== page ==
Hellcat: A Burning House, Four Firefighters, and One Murderous Feline

January 2, 2023Justin Crain
Demonic eyes, hellcat

Hellcat. Adobe Stock Image.

“Ma’am, is there anyone inside?”

The sirens of incoming firetrucks wailed in the background. A loud hum came from the pumper with its multiple attack lines stretched like snakes across the yard and through the front door. Thick black smoke plumed from the burning house, spiraling up into the Savannah night sky.

“Coco and Genghis!” yelled the distressed-looking older woman, who, judging from her attire, seemed to have awakened only moments before finding herself there on the front lawn. Seeing the puzzlement that must have shown on my face as I opened the valve to my air pack, she added: “A Rottweiler and my kitty. He is not friendly.”

My crew, already masked, pulled in close for a lightning-fast huddle. With the current conditions inside, time was of the essence. I split our four-person crew evenly into two groups in order to expedite the search.

“Remember, we pull people out first, then those pets,” I said, instinctively checking my flashlights and thermal imaging camera to make doubly sure they were working properly. “She says no one’s inside but you know we do a thorough search anyways. You two hit a left-hand search. The two of us are headed right. Move.”

They knew the drill.


Illustration by Justin Crain.

My senior engineer, partner on his right side, entered through the front door first. The pair hit a hard left and crawled into the thick smoke. The smoke curled around them until it shrouded their silhouettes completely. I caught the occasional flicker of light as their flashlight beams scanned their surroundings. My search partner and I then proceeded into the house, dropping to our knees to get beneath the layer of smoke.

“Fire department! Fire department!” My partner and I yelled to announce ourselves as we quickly crawled across a floor littered with kicked-over furniture, keeping the outer wall on our right side. We searched through a series of bedrooms and a bathroom where the smoke had banked down from the ceiling to waist level. The noise inside the typical structure fire is much louder than the uninitiated might expect: chain saws cutting open ventilation holes above, the distant muffled sound of some firefighter cursing, furniture toppling over, occasional traffic over the radio. But that night, at least so far, no occupants. Not on or under beds. Not in closets. Not under windows or other places we occasionally find them. Perfect. All potential victims seemed to be outside. I could reallocate my team and start assisting the crews on hose lines or with ventilating the structure.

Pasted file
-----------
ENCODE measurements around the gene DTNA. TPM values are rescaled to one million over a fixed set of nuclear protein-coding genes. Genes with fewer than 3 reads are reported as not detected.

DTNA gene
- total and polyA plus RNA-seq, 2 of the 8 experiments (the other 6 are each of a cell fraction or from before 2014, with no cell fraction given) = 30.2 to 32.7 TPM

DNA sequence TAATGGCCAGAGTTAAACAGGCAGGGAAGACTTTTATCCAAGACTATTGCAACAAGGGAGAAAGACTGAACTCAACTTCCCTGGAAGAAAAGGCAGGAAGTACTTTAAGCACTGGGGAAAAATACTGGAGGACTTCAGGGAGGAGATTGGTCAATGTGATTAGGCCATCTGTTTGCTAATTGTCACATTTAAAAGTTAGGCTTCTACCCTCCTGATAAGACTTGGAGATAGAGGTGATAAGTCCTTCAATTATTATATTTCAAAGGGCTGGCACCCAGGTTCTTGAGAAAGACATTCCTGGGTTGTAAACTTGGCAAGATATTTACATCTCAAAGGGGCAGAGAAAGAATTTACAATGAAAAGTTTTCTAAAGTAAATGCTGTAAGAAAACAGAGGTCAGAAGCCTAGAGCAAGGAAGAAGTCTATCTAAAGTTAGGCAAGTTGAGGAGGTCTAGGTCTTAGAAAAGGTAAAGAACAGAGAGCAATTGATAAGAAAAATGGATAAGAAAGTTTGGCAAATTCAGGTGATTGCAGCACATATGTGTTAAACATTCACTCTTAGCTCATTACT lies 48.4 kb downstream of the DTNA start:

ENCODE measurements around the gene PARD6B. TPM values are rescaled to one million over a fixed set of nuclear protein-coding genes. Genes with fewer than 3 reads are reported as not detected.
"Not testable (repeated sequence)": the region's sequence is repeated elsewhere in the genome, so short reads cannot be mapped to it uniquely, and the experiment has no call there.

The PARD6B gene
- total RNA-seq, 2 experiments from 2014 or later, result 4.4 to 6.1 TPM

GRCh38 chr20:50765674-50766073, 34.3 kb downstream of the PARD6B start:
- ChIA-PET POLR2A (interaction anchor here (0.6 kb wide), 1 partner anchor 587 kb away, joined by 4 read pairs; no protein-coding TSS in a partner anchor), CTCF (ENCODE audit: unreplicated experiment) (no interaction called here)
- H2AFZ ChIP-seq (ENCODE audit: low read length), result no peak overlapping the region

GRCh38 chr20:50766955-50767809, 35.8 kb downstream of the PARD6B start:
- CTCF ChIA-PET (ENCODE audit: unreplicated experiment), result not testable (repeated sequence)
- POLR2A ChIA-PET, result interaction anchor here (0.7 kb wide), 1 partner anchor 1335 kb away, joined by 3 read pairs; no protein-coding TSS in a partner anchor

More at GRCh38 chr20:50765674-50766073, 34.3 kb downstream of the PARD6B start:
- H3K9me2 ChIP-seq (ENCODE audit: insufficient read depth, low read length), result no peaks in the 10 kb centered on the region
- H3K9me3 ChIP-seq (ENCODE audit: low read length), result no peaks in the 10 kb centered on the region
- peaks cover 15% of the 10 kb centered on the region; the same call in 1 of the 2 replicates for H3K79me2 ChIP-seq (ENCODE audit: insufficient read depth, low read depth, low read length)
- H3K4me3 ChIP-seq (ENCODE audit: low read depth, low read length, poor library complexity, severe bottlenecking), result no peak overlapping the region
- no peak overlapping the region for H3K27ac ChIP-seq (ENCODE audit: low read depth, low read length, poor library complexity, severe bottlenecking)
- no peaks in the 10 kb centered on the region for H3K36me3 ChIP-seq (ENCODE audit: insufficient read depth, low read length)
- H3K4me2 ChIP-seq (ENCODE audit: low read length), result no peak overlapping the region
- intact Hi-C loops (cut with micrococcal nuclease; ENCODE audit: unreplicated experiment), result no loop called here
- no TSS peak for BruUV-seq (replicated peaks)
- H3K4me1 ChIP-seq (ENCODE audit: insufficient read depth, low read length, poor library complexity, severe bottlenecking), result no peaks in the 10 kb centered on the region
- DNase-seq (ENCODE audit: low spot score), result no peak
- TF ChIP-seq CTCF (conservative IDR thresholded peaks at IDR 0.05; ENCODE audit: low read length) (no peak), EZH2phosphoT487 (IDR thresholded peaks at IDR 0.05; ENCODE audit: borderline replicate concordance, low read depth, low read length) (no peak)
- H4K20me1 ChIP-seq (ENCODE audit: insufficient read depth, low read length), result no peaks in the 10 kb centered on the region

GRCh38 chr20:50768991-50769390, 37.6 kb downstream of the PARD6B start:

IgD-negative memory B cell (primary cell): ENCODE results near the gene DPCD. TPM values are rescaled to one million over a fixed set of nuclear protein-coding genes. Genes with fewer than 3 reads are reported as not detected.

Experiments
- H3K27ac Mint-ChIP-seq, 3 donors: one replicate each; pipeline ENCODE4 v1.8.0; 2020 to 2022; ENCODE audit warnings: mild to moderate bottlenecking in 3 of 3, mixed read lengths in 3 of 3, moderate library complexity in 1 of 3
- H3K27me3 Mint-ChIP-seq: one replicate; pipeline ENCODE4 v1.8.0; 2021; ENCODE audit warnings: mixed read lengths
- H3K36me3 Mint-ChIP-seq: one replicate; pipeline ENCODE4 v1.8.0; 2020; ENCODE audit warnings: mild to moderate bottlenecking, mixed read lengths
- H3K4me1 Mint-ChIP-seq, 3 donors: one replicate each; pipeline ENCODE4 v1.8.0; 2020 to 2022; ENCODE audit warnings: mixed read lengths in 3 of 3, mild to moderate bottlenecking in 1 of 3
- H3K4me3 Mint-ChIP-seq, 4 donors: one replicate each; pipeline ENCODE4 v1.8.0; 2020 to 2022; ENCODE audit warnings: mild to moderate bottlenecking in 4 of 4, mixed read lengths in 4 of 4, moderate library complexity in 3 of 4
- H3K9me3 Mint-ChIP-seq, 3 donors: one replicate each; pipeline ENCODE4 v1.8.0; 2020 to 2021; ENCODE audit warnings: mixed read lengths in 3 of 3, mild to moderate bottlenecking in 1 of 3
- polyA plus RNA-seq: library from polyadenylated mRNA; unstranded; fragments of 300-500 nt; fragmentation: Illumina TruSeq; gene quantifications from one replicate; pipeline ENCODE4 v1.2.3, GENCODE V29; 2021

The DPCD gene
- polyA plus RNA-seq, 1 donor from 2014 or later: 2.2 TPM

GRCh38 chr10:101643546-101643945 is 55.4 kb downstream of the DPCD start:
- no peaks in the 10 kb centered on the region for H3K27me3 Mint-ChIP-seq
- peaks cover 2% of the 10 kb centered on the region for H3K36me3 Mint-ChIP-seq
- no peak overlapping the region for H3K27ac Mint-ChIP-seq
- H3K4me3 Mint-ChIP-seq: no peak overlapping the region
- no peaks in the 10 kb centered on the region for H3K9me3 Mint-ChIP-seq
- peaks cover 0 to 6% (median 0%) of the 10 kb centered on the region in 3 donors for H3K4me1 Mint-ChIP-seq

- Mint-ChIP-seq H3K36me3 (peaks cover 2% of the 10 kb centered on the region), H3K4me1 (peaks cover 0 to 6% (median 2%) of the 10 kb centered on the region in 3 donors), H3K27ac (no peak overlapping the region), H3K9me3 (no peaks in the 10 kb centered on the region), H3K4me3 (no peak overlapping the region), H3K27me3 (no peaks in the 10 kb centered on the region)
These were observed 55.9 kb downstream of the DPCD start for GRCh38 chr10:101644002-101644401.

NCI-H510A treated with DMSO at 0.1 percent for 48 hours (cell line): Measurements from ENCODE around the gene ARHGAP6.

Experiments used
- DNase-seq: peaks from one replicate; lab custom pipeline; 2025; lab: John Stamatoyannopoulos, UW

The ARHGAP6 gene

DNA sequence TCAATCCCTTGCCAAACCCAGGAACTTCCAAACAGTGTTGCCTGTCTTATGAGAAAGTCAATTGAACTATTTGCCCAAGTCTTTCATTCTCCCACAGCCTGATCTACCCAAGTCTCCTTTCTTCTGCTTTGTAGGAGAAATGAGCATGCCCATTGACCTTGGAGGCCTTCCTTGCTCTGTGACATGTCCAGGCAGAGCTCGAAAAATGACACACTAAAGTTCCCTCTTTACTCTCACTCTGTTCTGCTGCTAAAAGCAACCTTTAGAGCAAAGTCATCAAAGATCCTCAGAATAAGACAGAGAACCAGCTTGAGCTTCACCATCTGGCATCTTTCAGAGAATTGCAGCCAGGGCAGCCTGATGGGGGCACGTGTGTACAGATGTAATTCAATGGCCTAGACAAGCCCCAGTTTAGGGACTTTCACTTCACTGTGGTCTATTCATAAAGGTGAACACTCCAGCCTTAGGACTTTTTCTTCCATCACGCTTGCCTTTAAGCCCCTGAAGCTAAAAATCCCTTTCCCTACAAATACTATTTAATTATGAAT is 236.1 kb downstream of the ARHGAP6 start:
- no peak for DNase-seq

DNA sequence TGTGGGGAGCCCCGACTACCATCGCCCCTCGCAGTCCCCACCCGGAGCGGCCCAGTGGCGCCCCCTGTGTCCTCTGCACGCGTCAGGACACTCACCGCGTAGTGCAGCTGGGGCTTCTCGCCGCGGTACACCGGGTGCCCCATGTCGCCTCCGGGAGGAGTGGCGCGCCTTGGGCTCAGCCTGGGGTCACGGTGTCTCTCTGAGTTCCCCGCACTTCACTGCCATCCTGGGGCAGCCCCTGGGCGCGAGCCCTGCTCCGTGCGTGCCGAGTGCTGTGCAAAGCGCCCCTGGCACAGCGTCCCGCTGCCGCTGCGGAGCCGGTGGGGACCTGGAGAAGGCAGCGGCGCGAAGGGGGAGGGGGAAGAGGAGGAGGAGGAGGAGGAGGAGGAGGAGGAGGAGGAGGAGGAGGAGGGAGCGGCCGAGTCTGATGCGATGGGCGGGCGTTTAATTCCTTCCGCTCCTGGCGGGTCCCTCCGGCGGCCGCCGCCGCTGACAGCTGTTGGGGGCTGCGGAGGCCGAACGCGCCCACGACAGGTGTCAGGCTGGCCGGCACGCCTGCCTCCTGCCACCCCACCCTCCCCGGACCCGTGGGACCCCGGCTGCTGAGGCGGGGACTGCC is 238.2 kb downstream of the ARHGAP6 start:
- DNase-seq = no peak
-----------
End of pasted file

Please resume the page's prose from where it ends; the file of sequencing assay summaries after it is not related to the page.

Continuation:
With the search for victims seemingly complete, my next task was to locate the other team. This ended up not being much of a problem, as just then, my senior engineer and his partner appeared from around a corner and crawled up to me, flashing the universal “okay” hand signal. This confirmed that there were no victims found on their side of the house. It was time for us to move on to a new assignment.

I was reaching for my radio to update my chief on the search progress when I looked over and saw something that froze me in my tracks. Not knowing if the smoke was playing tricks on my vision, I squinted and leaned in to get a better look at the strange silhouette that had suddenly appeared in the middle of the room. Initially, I thought it was a small horse; however, a quick scan with my thermal imaging camera revealed the frame of an astonishingly large Rottweiler.

Remembering the homeowner’s warning, I swiftly maneuvered around the enormous dog and snatched his collar from behind. The giant hardly flinched. Thick ropes of slobber hung from his mouth; large clumps of foam had accumulated around the muzzle. In the beam of my flashlight, I could see a glazed-over look in his eyes. But to my surprise, he turned out to be docile and compliant. I didn’t know, or care, whether it was the smoke inhalation or his good nature, just that he trotted along quickly and obediently with me to the front door and out to the lawn. Despite all the chaos around her, the elderly homeowner’s face lit up with a big smile as we emerged from the house.

“Ma’am, let these guys give Genghis some air. He ended up being quite friendly after all.”

“Ma’am, let these guys give Genghis some air,” I said as I ripped my mask off, waving to outside crews for assistance. One of the pump operators outside tended to the dog, administering O2 through a mask designed for our four-legged friends. “He ended up being quite friendly after all.”

Now it was the homeowner’s turn to be confused. “Oh, thank you so much,” she said, “but that isn’t Genghis or the one you need to watch out for.” My head tilted when she said this, prompting further explanation. “Kitty. He’s probably hiding in the main bedroom in the back.”

I gave my battalion chief a quick nod, and my crew instinctively began to mask up again. Reentering the house, we hurriedly made our way down the short hallway toward the master bedroom under a thick blanket of ominous black smoke. My flashlight illuminated the pink knitted bedcover that had been tossed aside moments before our arrival. Genghis, the cat, was here, somewhere. I shut the door behind us. Nobody comes in, nobody goes out. Little did I know that I had just sealed our fate: locking the prey in the predator’s domain.

It started with an unintelligible holler from one of my crew somewhere across the room. Flashlight beams darted across its pitch-black confines, allowing a brief glimpse of a large firefighter toppling over backward and a streak of orange that instantly disappeared back into the shadows. Then I heard one of my crew members cry out, in a muffled voice, “Over here! The shelf!” Turning, I saw that he was frantically gesturing toward a shelf laden with trinkets and books, steeped in shadows and not offering any answers.


Illustration by Justin Crain.

A second member of my crew approached the shelf to assist our colleague, one gloved hand outstretched to make the grab and the other aiming a flashlight. “Here kitty, kitty!” He was attempting to coax out our hidden feline adversary when a pair of large, glowing orange eyes appeared almost in slow motion from a darkened crevice. With the speed of a jungle cat, the beast went into full attack mode, leaping out of the darkness and onto the mask of my crew member.